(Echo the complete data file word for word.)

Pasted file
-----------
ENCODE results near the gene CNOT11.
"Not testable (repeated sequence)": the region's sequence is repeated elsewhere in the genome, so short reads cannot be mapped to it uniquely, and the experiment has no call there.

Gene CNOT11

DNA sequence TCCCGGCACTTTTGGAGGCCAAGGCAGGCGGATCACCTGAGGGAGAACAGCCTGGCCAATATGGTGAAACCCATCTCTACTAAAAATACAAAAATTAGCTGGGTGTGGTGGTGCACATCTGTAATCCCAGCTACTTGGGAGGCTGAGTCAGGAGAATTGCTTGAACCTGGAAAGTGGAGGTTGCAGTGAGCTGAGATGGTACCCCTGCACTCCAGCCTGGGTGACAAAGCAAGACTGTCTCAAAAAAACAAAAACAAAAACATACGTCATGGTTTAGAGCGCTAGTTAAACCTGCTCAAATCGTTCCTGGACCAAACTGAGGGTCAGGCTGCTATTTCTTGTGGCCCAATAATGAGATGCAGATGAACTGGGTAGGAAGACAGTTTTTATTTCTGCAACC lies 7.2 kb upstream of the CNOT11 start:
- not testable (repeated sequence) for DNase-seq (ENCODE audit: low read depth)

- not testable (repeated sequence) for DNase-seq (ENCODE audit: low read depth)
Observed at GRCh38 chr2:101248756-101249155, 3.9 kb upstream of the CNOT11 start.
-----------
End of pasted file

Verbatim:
ENCODE results near the gene CNOT11.
"Not testable (repeated sequence)": the region's sequence is repeated elsewhere in the genome, so short reads cannot be mapped to it uniquely, and the experiment has no call there.

Gene CNOT11

DNA sequence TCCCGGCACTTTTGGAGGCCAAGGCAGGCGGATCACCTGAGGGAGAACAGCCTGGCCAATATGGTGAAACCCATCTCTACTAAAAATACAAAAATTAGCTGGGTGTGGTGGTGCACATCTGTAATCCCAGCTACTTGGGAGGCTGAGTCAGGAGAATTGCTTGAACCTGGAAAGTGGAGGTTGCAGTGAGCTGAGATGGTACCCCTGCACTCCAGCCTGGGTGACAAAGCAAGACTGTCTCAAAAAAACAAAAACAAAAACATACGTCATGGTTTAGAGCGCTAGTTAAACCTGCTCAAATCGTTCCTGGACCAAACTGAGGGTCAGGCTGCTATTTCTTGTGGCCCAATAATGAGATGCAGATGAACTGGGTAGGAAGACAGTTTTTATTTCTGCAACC lies 7.2 kb upstream of the CNOT11 start:
- not testable (repeated sequence) for DNase-seq (ENCODE audit: low read depth)

- not testable (repeated sequence) for DNase-seq (ENCODE audit: low read depth)
Observed at GRCh38 chr2:101248756-101249155, 3.9 kb upstream of the CNOT11 start.